Today in 1919, world leaders converged in Paris to begin the long negotiation process that would result in the close of World War I. The leaders of the Allied powers – France, the United States, Italy and Great Britain – called most of the shots.
President Woodrow Wilson pursued a policy of “peace without victory,” hoping to ensure a ceasefire with Germany and the other Central Powers without imposing too many punitive measures against them. Others disagreed. Georges Clemenceau of France and David Lloyd George from Great Britain believed that Germany would only be brought to heel if it was punished severely and made weak. In order to ensure the League of Nations got off the ground, Wilson decided to compromise his relatively congenial posture towards Germany.
German representatives were not invited to the peace conference until May. The Versailles Treaty was ready for them, already drafted. They were distraught to find that the Treaty required them to pay enormous reparations and relinquish a large amount of territory, in direct contradiction to Wilson’s overtures of largesse.
One of the more unjust mandates of the treaty was Article 231, which required that Germany publicly accept full responsibility for the outbreak of the War.
The peace conference lasted for six months. The representatives signed the Treaty of Versailles on June 28, 1919. It was the five year anniversary of the assassination of Austrian Archduke Franz Ferdinand, the event that set off the War. The Allied powers’ harsh treatment of Germany after World War I played a very large role in the formation of an embittered national sentiment in Germany that set the stage for the rise of the Nazis and the outbreak of World War II.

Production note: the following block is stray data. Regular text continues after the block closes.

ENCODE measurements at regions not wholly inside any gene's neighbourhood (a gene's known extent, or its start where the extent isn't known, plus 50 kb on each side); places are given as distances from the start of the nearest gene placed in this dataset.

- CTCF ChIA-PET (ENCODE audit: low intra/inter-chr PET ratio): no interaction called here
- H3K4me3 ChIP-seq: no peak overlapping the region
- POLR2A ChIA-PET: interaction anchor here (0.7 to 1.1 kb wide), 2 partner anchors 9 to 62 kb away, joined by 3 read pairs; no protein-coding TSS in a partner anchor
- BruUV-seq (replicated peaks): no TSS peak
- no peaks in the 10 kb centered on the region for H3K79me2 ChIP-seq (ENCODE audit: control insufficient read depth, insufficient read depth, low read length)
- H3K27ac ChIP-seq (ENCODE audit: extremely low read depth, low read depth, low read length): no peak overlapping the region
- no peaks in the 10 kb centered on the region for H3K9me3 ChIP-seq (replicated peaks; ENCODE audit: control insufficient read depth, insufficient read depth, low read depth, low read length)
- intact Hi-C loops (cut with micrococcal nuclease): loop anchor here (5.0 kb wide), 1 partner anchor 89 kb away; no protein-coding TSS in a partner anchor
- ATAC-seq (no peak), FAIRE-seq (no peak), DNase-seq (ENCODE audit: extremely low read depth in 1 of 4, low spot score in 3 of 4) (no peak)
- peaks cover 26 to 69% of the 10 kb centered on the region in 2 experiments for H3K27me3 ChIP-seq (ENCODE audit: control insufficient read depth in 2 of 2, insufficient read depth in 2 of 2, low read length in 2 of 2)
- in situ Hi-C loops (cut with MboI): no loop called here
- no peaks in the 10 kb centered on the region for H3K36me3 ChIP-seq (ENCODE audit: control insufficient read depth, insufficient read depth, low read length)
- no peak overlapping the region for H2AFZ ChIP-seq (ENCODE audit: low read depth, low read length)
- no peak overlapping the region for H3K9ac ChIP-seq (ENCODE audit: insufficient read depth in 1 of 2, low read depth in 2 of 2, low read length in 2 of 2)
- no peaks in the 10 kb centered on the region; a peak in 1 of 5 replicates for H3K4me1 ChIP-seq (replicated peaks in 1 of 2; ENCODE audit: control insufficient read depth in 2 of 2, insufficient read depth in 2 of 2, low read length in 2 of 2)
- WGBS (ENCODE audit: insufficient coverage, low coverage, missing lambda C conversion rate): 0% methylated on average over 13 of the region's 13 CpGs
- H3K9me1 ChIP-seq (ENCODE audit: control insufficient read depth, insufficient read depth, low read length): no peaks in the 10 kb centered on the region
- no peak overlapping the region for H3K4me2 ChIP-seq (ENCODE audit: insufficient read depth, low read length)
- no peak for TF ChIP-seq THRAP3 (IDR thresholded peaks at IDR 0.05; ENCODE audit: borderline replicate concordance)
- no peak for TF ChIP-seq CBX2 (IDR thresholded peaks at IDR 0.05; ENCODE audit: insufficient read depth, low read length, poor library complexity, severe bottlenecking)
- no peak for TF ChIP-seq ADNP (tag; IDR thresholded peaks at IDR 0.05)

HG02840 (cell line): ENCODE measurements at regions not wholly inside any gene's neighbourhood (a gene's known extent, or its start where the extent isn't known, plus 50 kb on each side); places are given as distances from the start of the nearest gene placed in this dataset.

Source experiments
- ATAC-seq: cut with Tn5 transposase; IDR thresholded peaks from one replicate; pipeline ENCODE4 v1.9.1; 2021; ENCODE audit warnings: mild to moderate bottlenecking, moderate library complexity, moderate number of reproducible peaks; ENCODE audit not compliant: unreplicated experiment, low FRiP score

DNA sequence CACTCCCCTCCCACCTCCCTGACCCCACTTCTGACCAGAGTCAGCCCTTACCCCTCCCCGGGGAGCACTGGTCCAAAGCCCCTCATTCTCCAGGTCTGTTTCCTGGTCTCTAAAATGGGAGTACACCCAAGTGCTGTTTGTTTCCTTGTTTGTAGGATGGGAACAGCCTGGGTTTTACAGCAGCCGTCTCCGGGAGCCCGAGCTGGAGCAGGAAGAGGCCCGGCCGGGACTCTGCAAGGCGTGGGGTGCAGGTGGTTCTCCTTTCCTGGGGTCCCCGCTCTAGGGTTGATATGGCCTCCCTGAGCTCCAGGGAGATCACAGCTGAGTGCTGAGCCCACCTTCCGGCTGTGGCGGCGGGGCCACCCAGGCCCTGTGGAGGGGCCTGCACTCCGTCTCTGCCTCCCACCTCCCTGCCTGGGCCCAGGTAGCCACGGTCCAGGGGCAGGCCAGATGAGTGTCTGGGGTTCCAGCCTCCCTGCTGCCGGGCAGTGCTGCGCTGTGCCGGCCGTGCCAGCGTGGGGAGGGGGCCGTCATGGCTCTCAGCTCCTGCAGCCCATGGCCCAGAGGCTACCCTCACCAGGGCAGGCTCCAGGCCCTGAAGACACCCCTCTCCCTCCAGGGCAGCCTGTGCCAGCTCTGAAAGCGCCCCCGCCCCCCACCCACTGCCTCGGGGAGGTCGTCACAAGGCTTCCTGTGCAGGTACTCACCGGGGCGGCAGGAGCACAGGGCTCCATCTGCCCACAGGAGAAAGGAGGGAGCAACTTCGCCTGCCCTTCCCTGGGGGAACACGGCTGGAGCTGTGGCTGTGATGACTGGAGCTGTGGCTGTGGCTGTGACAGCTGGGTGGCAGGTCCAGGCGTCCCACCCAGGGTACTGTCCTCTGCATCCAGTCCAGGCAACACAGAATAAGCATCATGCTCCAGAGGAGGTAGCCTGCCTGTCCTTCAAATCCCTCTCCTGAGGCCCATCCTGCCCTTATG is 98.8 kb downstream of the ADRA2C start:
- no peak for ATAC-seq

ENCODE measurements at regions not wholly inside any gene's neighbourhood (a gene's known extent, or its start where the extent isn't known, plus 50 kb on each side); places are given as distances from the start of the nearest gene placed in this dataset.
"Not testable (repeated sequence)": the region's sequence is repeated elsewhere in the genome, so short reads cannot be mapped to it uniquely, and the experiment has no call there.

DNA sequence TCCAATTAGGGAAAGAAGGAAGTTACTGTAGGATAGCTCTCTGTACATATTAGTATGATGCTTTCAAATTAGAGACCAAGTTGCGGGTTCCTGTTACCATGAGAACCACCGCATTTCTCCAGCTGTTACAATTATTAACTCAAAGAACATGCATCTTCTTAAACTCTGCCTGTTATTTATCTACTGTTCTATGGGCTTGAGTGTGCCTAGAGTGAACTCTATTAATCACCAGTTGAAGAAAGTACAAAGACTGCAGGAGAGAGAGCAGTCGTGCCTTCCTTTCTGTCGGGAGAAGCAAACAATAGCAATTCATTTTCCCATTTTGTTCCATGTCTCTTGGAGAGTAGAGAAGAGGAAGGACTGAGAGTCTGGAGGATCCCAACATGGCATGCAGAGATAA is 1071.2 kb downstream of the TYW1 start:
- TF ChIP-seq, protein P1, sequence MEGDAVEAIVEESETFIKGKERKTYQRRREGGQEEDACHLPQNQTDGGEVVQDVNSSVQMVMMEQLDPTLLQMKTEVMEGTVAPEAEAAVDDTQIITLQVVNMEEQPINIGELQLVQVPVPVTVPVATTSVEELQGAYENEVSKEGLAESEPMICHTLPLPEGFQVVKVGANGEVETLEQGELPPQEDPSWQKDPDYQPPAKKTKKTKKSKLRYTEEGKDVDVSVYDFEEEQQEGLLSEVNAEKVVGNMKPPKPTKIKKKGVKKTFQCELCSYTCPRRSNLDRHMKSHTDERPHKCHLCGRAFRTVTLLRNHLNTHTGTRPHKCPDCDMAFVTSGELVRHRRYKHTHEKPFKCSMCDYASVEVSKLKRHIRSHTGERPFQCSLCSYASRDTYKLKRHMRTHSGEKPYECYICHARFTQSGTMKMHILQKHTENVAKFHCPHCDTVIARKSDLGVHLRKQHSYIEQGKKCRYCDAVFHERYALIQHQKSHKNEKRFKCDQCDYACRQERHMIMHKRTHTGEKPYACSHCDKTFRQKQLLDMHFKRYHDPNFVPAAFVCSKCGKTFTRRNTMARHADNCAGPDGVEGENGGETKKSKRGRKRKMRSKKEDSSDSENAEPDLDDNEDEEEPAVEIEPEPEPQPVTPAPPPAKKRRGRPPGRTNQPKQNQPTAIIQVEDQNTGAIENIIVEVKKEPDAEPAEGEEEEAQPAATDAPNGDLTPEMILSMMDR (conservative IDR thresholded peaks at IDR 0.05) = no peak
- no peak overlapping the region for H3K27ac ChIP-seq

History has not smiled very broadly upon the Allied powers’ treatment of the Central Powers after the War, or upon Woodrow Wilson. Many have argued that Wilson’s Fourteen Points, lauded as a work of benevolent diplomacy, were intended to temper leftist sympathies in Europe after the October Revolution in Russia, by bolstering nationalism. Many also believe that the Treaty of Versailles is directly to blame for the rise of Hitler.
Historian Eric Hobsbawm said of the Treaty and its extensive restructuring of world politics:
“[N]o equally systematic attempt has been made before or since, in Europe or anywhere else, to redraw the political map on national lines. […] The logical implication of trying to create a continent neatly divided into coherent territorial states each inhabited by separate ethnically and linguistically homogeneous population, was the mass expulsion or extermination of minorities. Such was and is the reductio ad absurdum of nationalism in its territorial version, although this was not fully demonstrated until the 1940s.”
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